• Information exchange

Emily is describing what a flipped classroom is for her classmates

“For those of you that don’t know a flipped classroom is where students have access to the new material at home and while they are in school or class they work on applying these new skills and engaging in activities.”

  • Suggestions

Andrea brings in a few ways that she has structured lessons around goals

“While I have no experience teaching in a classroom I can relate.  I have had students where they seemed to ride just for fun and i structured my lessons with very few goals for them, while other students came to lessons with many sometimes unrealistic goals.  I believe that I did strive to create a mastery-oriented environment, even if I did not know the term at the time.  For the student who was there just for fun I would make sure they knew what my expectations were for safely participating, behaving and learning how to ride.  While for the student who showed up with many of their own goals I would work with them to develop realistic, achievable goals and then push them to work harder, letting them struggle and fail occasionally.  Their failing was not however a failure in a broader sense.”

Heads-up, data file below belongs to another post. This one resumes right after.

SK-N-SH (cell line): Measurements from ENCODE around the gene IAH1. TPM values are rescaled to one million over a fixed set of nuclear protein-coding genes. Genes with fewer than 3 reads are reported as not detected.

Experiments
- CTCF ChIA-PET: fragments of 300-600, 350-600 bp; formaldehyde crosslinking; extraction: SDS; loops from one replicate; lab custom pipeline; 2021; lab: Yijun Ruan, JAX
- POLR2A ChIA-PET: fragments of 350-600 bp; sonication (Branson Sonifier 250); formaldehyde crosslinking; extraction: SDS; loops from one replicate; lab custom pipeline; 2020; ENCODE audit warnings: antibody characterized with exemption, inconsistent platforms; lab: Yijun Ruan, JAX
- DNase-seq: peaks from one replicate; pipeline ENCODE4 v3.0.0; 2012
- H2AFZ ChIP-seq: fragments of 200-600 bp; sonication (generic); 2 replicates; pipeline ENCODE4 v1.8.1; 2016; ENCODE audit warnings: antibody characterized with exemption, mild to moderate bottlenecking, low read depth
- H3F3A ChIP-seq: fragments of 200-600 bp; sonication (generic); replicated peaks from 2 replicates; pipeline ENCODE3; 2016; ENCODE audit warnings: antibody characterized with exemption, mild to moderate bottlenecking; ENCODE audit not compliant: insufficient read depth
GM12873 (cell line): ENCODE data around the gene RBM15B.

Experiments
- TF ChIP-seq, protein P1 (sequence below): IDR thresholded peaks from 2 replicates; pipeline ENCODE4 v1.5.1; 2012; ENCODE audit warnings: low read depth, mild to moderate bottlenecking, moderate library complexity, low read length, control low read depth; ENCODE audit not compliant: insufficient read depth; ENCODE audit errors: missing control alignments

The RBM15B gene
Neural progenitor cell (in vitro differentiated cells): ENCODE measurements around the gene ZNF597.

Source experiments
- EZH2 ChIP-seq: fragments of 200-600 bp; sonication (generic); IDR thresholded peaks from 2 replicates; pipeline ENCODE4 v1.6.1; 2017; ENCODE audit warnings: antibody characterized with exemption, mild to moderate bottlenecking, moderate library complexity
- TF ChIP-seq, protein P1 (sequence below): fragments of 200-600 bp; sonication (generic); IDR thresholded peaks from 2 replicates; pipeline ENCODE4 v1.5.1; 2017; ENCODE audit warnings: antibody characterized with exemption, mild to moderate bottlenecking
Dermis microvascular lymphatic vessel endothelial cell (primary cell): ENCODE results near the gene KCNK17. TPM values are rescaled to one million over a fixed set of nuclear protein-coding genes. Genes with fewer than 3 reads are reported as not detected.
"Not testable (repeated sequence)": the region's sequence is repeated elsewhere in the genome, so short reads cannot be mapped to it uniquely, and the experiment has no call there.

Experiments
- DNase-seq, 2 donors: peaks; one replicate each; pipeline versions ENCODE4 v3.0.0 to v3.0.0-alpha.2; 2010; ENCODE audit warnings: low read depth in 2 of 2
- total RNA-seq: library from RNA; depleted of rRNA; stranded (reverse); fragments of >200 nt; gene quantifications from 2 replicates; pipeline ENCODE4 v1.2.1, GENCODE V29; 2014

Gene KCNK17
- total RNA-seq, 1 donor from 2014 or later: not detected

• Brainstorming ideas

Emily is brainstorming ideas about how to teach math online.

“I was skeptical about how you can teach an online math class, but I really think that it is a perfect environment for problem solving and teaching students math and problem solving skills. It gives students to work together on real problems and access to information to work together in solving these problems. I’m not 100% sure how I’m going to set up my class yet. I’m thinking giving students the basics (how to solve equations, graphing, the things you learned about in math classes) where they will be quizzed on the information, but then also giving the a set of real life problems where they will be assigned groups to work on. I’m thinking of having one of the problems be related to the topics at hand but the others being a combinations of different skills they have learned throughout the course.”